North Yorkshire Fire and Rescue Service has been severely hit by these cuts and the FBU says that as a result lives are being put at risk. The number of emergency control operators has been cut from 22 to 15. The union says that untrained staff are fielding emergency calls from the public and taking down vital information with pen and paper. The information is then passed onto the only fully trained operator on duty who will mobilise a fire engine. Calls are also being diverted to Cornwall at peak periods.
The union warns that on several occasions, fire crews have been sent to the wrong address or delayed for up to 15 minutes before being mobilised. Additionally, operators are frequently forced to work up to 90 hours a week in order to cover staff shortages, the FBU claiming the situation has reached ‘crisis point’.
Secretary of the FBU in North Yorkshire, Steve Howley, said: ‘We have now reached crisis point. The FBU warned management and the fire authority of the dangers that the cuts would have on the ability of the control room to function safely and effectively. Unfortunately, no one listened to our concerns. We were accused of scaremongering. But these are the repercussions of such savage cuts.
‘Long hours, stress and isolation – it is becoming common for one trained operator to be on shift alone – have led to an increase in sickness amongst staff which further compounds the workforce shortages. The chief fire officer and the fire authority need to be held to account for these failings and to get a grip of the situation immediately.
‘They are putting the lives of the public at risk by placing staff under intolerable pressure. In a fire, every second counts and a delayed response can be fatal. Managers are making this more likely with their continued cuts to the service. It is completely unacceptable and must stop.’
• The FBU said that government cuts are to blame for a rise in fire-related deaths in England last year, according to the union representing firefighters. Official figures show that 303 people died in fires during 2015/16, up 15% on the previous year.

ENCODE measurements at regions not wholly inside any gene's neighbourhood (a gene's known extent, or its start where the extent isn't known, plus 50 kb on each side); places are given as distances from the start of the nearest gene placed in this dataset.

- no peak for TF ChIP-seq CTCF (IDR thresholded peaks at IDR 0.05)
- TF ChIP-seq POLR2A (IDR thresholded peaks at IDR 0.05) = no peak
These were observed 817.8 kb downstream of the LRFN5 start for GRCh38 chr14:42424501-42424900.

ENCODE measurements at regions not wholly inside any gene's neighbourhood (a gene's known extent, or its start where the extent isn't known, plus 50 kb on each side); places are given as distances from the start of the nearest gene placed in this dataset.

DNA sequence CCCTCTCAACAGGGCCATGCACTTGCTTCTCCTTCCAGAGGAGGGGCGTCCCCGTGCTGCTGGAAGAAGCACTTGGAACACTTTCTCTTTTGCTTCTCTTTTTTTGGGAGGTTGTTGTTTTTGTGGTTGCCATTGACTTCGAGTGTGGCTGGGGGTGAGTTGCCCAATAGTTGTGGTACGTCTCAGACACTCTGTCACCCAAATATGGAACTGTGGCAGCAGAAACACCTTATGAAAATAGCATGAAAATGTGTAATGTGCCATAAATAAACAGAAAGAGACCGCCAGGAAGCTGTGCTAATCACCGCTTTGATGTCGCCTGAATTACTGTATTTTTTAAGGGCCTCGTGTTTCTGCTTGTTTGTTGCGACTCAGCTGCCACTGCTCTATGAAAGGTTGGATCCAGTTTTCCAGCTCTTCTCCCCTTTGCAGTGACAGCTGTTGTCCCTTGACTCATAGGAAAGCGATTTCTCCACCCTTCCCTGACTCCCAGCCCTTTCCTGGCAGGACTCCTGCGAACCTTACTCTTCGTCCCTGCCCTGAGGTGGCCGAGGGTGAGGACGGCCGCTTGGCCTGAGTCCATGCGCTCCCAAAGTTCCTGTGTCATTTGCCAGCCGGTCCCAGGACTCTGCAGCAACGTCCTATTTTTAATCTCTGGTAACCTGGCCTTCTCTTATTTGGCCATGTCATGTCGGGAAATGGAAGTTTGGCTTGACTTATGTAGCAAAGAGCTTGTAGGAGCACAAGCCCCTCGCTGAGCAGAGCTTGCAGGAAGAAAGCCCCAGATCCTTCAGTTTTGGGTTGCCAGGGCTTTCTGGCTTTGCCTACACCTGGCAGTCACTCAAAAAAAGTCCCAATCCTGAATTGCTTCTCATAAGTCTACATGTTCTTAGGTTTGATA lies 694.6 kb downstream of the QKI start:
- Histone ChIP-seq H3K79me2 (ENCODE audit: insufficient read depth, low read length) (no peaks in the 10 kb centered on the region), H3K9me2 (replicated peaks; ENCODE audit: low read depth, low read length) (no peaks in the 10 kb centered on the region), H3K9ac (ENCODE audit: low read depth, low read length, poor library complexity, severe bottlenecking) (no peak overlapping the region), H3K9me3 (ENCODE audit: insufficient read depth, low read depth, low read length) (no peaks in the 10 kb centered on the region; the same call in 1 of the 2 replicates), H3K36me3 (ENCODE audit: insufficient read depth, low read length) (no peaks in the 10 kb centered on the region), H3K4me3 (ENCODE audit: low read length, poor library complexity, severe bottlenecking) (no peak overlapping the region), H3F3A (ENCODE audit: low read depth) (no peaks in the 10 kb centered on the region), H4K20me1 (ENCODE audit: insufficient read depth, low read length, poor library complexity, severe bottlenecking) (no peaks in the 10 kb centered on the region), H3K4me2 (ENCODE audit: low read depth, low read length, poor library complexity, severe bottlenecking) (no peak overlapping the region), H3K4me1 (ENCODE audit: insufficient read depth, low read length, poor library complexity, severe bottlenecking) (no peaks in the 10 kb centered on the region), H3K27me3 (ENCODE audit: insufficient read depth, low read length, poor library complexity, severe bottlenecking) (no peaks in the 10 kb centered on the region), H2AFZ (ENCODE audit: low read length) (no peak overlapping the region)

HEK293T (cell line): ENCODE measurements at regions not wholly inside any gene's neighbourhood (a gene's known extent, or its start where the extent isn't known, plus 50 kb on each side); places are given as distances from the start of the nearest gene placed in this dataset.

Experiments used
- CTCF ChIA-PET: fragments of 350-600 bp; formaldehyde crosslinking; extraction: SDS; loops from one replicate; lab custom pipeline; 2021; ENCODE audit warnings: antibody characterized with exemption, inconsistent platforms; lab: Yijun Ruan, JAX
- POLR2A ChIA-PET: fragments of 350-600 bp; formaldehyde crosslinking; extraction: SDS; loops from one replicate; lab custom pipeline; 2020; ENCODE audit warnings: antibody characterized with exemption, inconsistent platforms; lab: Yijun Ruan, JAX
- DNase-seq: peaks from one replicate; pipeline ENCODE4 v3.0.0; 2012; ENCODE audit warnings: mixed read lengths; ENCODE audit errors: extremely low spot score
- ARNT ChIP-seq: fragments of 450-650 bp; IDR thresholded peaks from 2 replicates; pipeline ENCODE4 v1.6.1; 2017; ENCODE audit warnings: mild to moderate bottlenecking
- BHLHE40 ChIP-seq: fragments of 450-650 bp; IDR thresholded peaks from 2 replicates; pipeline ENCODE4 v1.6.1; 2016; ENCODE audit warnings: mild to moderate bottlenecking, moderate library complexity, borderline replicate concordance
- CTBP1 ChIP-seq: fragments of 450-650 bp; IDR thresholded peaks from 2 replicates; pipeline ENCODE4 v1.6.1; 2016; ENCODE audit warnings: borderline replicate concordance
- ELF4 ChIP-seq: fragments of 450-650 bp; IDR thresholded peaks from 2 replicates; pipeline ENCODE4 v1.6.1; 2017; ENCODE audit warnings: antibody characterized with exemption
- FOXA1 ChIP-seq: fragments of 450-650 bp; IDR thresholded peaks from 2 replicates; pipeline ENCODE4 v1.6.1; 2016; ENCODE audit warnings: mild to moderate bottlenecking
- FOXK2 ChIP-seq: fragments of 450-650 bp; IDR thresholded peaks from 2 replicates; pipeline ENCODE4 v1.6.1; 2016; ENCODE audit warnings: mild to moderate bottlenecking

Response times to all types of serious fires also rose, in some cases by as much as one minute and eight seconds. The Fire Brigades Union said the figures reflect the real impact that cuts have had on the ability of firefighters to do their job in recent years.
Matt Wrack, the union’s general secretary, said: ‘I think fire crews are increasingly angry about how they are being treated by this government. Firefighters are praised when they rescue people, they deal with particularly difficult incidents, but all the time their job is being undermined by cuts. There has been a record number of fire station closures, fire engines being cut and 10,000 firefighter jobs go. So that means people are left running the service on a shoestring.’
• In the wake of the Grenfell Tower fire, Tory Foreign Secretary, Boris Johnson, faces angry criticism over the severe cuts and closure to the fire brigade he introduced when he was London Mayor. Johnson presided over the closure of 10 fire stations and the removal of 27 fire engines and 552 firefighters’ jobs, despite previously promising not to remove them.
Johnson repeatedly denied he had any plans to cut fire engines or fire stations, telling the London Assembly in 2010 that there were ‘no plans’ to remove engines. Pressed on the issue, he said in a filmed meeting that: ‘I don’t want to get rid of them. What’s the problem?
He was confronted by his opponents on the London Assembly about the broken promise in 2013.
Labour Assembly leader Andrew Dismore asked then-Mayor, Boris: ‘How can cutting fire stations, cutting fire engines and cutting firefighters post not be a reduction in fire cover? You’ve lied to the people of London.’ Boris snapped: ‘Get stuffed,’ – but apologised saying: ‘It just popped out.’
The devastating cuts were implemented in 2014.